The loss of a typical 20 yr old leaves a hole in the future. But the loss of a typical 35-55yr old leaves a big hole NOW.

    that’s my two cents.

    • Martha (Smith) says:

      Jim said,

      “Phil,

      From a societal standpoint, your life is worth *more* than that of a 20 yr old.

      You have accumulated knowledge and experience that are valuable to society. Of course all of your years are important to you, but they are also important to society.”

      I’m twenty or so years older than Phil. Does that mean that from a societal standpoint, my life is worth more than his? ;~)

    • jim, your calculation depends on all kinds of assumptions, including especially discount rates to be applied to productive economic activities. It seems with such low rates as we’ve seen the last decades, there’s no way the present value of the pure economic production of a 20 year old is less than Phils.

      • jim says:

        As I pointed out, the avg 20yr old has more long term value. But the 50yr old has much higher – and perhaps critical – short-term value.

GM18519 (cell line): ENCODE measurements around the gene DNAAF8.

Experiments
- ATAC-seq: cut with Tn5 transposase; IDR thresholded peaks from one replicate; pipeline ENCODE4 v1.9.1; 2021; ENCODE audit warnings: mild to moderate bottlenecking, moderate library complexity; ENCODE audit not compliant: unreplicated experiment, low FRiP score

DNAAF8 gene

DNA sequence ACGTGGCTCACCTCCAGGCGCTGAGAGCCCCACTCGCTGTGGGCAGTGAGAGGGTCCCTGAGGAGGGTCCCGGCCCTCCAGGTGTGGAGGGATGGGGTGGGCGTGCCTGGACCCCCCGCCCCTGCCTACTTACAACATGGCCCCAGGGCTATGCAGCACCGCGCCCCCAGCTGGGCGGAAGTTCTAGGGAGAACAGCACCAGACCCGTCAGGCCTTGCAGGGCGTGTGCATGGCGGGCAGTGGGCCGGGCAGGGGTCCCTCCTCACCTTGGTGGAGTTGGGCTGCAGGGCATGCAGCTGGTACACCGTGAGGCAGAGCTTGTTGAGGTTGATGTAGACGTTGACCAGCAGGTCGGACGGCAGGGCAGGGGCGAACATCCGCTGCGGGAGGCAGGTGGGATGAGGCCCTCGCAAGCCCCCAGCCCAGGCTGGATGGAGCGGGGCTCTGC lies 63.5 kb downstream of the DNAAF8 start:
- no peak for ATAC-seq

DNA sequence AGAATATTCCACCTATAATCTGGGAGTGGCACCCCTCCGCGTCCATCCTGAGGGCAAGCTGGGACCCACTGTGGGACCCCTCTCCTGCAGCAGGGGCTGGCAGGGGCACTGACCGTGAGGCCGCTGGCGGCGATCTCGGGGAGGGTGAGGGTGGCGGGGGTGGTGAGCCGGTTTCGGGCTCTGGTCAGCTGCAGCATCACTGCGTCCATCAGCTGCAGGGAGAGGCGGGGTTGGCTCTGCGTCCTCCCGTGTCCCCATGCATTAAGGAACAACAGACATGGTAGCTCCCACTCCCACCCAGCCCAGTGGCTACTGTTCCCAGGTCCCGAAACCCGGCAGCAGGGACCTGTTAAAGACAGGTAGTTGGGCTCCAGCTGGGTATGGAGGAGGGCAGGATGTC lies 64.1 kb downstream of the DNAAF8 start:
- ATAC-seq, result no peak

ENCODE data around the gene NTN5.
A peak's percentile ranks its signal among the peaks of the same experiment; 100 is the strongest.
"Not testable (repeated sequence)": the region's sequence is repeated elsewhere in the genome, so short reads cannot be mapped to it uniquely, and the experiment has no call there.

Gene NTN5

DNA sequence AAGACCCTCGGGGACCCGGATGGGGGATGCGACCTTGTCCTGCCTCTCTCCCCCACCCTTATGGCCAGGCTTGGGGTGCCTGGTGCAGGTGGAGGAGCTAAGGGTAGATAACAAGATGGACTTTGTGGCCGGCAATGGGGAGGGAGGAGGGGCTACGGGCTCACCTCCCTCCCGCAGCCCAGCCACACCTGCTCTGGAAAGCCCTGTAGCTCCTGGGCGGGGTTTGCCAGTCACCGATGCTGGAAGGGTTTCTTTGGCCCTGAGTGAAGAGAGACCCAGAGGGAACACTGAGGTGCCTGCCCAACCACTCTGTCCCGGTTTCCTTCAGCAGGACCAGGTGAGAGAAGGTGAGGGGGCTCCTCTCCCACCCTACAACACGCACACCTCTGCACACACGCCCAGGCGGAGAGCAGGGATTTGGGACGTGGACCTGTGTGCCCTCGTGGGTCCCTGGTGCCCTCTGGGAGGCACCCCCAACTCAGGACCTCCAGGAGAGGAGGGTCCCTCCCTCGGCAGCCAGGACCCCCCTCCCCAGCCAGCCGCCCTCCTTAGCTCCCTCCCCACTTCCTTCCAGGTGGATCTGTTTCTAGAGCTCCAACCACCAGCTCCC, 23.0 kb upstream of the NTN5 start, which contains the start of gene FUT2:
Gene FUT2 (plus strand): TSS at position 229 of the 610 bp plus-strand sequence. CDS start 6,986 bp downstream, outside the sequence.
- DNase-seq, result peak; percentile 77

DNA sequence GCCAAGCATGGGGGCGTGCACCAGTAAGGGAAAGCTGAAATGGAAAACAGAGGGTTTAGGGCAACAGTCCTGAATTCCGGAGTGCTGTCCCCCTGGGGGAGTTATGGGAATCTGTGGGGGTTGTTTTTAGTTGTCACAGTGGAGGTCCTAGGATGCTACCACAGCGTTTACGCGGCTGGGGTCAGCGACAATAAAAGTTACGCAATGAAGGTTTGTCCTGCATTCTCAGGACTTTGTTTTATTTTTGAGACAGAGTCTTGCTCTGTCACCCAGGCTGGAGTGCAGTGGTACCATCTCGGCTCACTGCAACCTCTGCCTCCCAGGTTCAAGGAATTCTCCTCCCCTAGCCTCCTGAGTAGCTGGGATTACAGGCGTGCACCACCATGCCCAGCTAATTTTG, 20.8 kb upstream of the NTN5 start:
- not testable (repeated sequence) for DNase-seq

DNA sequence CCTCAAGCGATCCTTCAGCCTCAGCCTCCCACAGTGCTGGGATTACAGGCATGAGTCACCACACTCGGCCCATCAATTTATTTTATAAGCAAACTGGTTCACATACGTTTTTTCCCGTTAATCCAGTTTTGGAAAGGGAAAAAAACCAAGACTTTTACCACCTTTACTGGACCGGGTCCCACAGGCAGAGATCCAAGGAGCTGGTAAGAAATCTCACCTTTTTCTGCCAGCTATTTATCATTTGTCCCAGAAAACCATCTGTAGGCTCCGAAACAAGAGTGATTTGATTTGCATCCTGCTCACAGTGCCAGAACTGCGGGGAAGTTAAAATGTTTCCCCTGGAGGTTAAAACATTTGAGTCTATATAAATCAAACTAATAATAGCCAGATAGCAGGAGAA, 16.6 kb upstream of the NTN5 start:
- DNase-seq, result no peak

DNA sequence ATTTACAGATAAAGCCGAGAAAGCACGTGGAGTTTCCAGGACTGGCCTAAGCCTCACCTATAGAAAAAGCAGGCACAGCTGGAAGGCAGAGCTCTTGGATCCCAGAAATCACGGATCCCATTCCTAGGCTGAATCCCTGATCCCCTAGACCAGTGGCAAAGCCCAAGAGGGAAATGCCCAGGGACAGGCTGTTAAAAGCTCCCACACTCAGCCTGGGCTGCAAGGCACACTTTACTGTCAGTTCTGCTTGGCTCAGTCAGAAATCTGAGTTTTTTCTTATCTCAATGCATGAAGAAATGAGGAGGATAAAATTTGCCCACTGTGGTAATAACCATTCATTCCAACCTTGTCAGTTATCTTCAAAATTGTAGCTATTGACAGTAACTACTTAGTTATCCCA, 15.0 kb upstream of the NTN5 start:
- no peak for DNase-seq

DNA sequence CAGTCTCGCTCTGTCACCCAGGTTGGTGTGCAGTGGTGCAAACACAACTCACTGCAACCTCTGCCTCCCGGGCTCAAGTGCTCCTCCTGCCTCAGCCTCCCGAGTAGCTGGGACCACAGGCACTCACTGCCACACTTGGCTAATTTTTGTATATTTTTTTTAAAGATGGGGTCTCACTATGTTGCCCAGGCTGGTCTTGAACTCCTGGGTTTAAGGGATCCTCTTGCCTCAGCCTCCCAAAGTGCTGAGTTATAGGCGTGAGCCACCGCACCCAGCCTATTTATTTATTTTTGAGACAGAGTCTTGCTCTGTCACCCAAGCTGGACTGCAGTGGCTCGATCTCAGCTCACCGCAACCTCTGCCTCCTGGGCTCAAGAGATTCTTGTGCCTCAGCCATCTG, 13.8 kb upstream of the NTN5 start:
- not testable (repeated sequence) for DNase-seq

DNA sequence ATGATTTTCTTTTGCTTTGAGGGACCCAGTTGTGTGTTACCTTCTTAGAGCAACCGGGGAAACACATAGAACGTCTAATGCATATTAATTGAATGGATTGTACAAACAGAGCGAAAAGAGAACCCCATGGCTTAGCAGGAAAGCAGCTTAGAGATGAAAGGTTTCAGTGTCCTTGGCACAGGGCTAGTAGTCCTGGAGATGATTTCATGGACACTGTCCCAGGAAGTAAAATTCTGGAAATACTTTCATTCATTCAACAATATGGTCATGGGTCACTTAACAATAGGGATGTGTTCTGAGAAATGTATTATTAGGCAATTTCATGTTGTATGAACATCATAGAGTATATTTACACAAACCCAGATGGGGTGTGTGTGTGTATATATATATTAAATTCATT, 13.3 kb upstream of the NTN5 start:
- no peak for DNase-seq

Oh, yeah, now I remember where I heard this. Recently I listened to a series of lectures on the history of Africa. According to the lectures, one devastating aspect of the HIV epidemic in Africa is that HIV tends to kill people just as they reach the prime of their careers and thus has a staggering effect on economic growth in Africa.

      • jim says:

        Yeah, thinking about it more I see a big problem in your position:

        People’s long term economic productivity depends strongly on having experienced people to learn from.

        If you cull the 50yr olds, then the long term productivity of the 20yr old declines. The longer you keep removing people from the middle, the slower the younger people will learn and the longer economic productivity will decline.

        How many consulting firms do you know of with only 25yr olds? :) None, right? Because it doesn’t work. The 25yr olds need experienced people to guide them.